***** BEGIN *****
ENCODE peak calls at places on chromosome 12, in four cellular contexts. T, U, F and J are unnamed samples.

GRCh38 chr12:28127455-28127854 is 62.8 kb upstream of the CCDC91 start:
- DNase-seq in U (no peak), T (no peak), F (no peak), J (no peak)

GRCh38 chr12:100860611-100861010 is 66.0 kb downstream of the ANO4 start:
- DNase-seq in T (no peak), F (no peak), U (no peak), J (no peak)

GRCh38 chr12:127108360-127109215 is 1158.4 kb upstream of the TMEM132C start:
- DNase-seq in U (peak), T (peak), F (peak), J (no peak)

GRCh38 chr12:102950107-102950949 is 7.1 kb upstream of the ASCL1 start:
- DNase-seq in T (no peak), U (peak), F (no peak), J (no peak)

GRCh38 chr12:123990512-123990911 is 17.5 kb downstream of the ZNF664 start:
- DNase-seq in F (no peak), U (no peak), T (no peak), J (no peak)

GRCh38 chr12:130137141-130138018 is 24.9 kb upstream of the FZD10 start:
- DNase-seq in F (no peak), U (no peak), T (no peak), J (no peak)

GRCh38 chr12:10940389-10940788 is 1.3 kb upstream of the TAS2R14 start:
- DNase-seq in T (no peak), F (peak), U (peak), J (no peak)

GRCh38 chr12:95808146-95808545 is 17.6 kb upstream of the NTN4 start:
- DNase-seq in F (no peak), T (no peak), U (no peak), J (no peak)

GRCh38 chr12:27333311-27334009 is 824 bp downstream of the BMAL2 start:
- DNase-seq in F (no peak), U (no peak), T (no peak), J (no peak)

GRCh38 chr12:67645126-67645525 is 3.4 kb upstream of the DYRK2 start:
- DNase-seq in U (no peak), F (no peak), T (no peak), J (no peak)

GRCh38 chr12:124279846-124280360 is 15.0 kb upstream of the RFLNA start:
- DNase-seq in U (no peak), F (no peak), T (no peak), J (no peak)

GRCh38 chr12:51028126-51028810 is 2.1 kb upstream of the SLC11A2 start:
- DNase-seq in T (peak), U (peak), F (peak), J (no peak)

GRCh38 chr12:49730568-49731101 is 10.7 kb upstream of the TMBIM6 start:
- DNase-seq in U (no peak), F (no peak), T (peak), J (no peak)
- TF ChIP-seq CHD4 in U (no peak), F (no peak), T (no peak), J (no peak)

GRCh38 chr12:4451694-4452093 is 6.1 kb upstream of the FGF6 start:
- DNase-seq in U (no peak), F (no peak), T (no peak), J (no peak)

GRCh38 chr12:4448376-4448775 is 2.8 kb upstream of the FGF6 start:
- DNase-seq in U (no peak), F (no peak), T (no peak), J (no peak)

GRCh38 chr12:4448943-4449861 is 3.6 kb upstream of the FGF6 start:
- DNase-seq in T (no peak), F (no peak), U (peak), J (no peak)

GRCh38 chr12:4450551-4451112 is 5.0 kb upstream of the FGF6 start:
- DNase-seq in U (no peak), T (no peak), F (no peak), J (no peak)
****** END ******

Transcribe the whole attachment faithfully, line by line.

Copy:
ENCODE peak calls at places on chromosome 12, in four cellular contexts. T, U, F and J are unnamed samples.

GRCh38 chr12:28127455-28127854 is 62.8 kb upstream of the CCDC91 start:
- DNase-seq in U (no peak), T (no peak), F (no peak), J (no peak)

GRCh38 chr12:100860611-100861010 is 66.0 kb downstream of the ANO4 start:
- DNase-seq in T (no peak), F (no peak), U (no peak), J (no peak)

GRCh38 chr12:127108360-127109215 is 1158.4 kb upstream of the TMEM132C start:
- DNase-seq in U (peak), T (peak), F (peak), J (no peak)

GRCh38 chr12:102950107-102950949 is 7.1 kb upstream of the ASCL1 start:
- DNase-seq in T (no peak), U (peak), F (no peak), J (no peak)

GRCh38 chr12:123990512-123990911 is 17.5 kb downstream of the ZNF664 start:
- DNase-seq in F (no peak), U (no peak), T (no peak), J (no peak)

GRCh38 chr12:130137141-130138018 is 24.9 kb upstream of the FZD10 start:
- DNase-seq in F (no peak), U (no peak), T (no peak), J (no peak)

GRCh38 chr12:10940389-10940788 is 1.3 kb upstream of the TAS2R14 start:
- DNase-seq in T (no peak), F (peak), U (peak), J (no peak)

GRCh38 chr12:95808146-95808545 is 17.6 kb upstream of the NTN4 start:
- DNase-seq in F (no peak), T (no peak), U (no peak), J (no peak)

GRCh38 chr12:27333311-27334009 is 824 bp downstream of the BMAL2 start:
- DNase-seq in F (no peak), U (no peak), T (no peak), J (no peak)

GRCh38 chr12:67645126-67645525 is 3.4 kb upstream of the DYRK2 start:
- DNase-seq in U (no peak), F (no peak), T (no peak), J (no peak)

GRCh38 chr12:124279846-124280360 is 15.0 kb upstream of the RFLNA start:
- DNase-seq in U (no peak), F (no peak), T (no peak), J (no peak)

GRCh38 chr12:51028126-51028810 is 2.1 kb upstream of the SLC11A2 start:
- DNase-seq in T (peak), U (peak), F (peak), J (no peak)

GRCh38 chr12:49730568-49731101 is 10.7 kb upstream of the TMBIM6 start:
- DNase-seq in U (no peak), F (no peak), T (peak), J (no peak)
- TF ChIP-seq CHD4 in U (no peak), F (no peak), T (no peak), J (no peak)

GRCh38 chr12:4451694-4452093 is 6.1 kb upstream of the FGF6 start:
- DNase-seq in U (no peak), F (no peak), T (no peak), J (no peak)

GRCh38 chr12:4448376-4448775 is 2.8 kb upstream of the FGF6 start:
- DNase-seq in U (no peak), F (no peak), T (no peak), J (no peak)

GRCh38 chr12:4448943-4449861 is 3.6 kb upstream of the FGF6 start:
- DNase-seq in T (no peak), F (no peak), U (peak), J (no peak)

GRCh38 chr12:4450551-4451112 is 5.0 kb upstream of the FGF6 start:
- DNase-seq in U (no peak), T (no peak), F (no peak), J (no peak)